The plotting and dialogue (the screenplay is by Kieran and Michele Mulroney) is sharp and creative, flashing back and sometimes forward in order to catch up with or anticipate Holmes’ riffs of intellectual virtuosity. There is some lovely self-aware play with the “Holmes-o-vision” feature of the first film, wherein Downey’s Holmes diagrams each thrust and parry of a fight before physically carrying it out: neither time does his plan pan out as expected, the second occasion with quite dramatic consequences.

Still, the titular “game of shadows” between Holmes and Moriarty is not left shadowy enough, and that is a failing. A chess board appears in their initial meeting at the college, and their climactic meeting sees them playing an actual game of chess. The over-literality in which their conflict of wits is couched is not to the script’s credit, although a mid-film confrontation in a warehouse involving a suspended hook and a grammaphone playing Schubert is more memorable, as Harris suggests a chilling psychopathy that his otherwise buttoned-down menace precludes.

How about I turn on some classical music and do something crazy? Does that sound nice to you?

On a stylistic level, there’s plenty of red meat for the flashy Ritchie to sink his camera’s teeth into, and he does so with relish. The pursuit through a Teutonic forest in particular, with Holmes and his compatriots dodging the entire multifarious arsenal of an arms plant, offers plenty of chances for the director and his team to show off from a technical and aesthetic perspective. The shutter speed slows and quickens with muscular poetic bravado, showing bullets skimming waistcoats and shells splintering pine tree trunks. After this stunning visual sequence, the climax at a diplomatic ball is a bit of a letdown, although it does privilege detection methods over fists for once in the course of the films.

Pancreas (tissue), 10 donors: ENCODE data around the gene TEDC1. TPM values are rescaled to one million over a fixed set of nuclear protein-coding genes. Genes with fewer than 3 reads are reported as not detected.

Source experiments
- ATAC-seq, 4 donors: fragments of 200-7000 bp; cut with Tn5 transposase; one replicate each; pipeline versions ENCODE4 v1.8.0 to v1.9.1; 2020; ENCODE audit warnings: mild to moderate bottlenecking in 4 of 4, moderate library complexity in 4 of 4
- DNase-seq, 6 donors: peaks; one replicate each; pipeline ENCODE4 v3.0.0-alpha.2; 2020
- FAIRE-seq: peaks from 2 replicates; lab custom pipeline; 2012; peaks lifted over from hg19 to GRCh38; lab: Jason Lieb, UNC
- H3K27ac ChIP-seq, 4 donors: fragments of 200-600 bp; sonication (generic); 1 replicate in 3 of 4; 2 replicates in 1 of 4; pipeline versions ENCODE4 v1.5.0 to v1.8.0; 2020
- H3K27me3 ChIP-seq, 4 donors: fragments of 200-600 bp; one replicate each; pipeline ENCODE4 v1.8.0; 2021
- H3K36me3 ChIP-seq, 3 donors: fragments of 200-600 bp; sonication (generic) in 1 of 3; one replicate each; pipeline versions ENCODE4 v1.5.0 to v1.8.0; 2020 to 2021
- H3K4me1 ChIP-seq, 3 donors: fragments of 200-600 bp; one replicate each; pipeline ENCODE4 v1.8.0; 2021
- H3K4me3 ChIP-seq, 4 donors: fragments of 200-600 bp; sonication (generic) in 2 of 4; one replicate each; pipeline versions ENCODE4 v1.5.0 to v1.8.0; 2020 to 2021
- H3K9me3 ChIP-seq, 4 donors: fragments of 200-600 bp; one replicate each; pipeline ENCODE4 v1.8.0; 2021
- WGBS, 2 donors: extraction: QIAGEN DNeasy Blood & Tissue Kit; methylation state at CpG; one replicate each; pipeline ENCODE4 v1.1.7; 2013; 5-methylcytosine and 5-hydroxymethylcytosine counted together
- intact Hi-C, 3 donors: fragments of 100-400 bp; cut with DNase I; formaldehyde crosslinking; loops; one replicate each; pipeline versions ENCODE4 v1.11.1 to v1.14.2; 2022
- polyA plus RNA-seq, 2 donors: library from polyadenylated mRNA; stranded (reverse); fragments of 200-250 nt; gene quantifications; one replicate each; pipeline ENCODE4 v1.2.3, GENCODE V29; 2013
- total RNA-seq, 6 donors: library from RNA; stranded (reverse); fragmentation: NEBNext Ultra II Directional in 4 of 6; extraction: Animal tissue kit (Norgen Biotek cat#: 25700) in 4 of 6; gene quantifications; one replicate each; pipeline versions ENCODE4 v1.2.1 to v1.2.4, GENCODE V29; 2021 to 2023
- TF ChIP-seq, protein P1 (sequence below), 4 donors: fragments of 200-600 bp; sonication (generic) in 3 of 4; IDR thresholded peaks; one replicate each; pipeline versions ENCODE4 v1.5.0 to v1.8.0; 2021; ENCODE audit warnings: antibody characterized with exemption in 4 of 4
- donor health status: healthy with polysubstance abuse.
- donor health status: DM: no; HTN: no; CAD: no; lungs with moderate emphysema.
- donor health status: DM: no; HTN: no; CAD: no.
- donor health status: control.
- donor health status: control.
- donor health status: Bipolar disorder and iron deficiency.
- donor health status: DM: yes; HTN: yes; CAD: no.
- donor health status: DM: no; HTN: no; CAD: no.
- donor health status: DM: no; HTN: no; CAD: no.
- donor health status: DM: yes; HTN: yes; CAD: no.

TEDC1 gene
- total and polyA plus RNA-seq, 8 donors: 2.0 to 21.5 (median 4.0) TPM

This last point, I think, is the essence of why Ritchie’s films cannot quite aspire to the Sherlockian mantle, despite all there is to recommend them otherwise. The cinema is a visual medium first, and Ritchie a visual filmmaker far before he is a coraller of actors or a lassooer of language. Thus, this Holmes’ brilliance manifests in physical ways, in the schematics of violence and the details of disguises, moreso than in the spheres of intellect and logic that are focused on by Conan Doyle. This is not only a simpler and more accessible way of rendering the rational exercises of the canonical tales for a mass audience, but it makes ample sense on a visceral level and for the particular actor portraying Holmes. For all of his gifts with delivering dialogue, Robert Downey Jr.’s career rennaissance has had much to do with the renewed mastery of physical detail that gained him notice in Chaplin in the first place.

But A Game of Shadows reinforces the fact that Ritchie’s Sherlock Holmes films are derived from a certain set of assumptions about what Conan Doyle’s seminal detective stories are all about. With their complexly organized settings of the Late Victorian milieu and colour scale of greys, blacks, navy blues, and browns, these films make it clear that what their crafters find most notable and appealing about the Holmes tales is their time, place, mood, and tone, rather than the demonstrations of rational prowess that their author intended them to be.

One can never help but contrast these recent Hollywood adaptations of Sherlock Holmes with the popular BBC television versions set in the present day that are their direct contemporaries (the first series of Sherlock followed the initial Sherlock Holmes‘ release by 8 months, and Series Two began airing a mere two weeks after A Game of Shadows came out). But it is not temporal conjunction alone that sets these two adaptations against each other, but overarching philosophy as well. Where the films come from the aforementioned direction of physical manifestations and socio-historical location, the television version moves the stories out of their Victorian milieu into the modern day while also engaging in more complex intertextual interactions with them. For the creators of the BBC Sherlock, the Holmes canon is about the mind, while for Guy Ritchie and Warner Brothers, it is about the eye and the body. I think I have made it clear in this blog space where I stand on this dichotomy of the intellectual versus the corporeal, but it’s up to each Holmes-interested viewer to decide where they position themselves on this question.

Categories: Film, Literature, Reviews
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  1. January 16, 2014 at 6:14 pm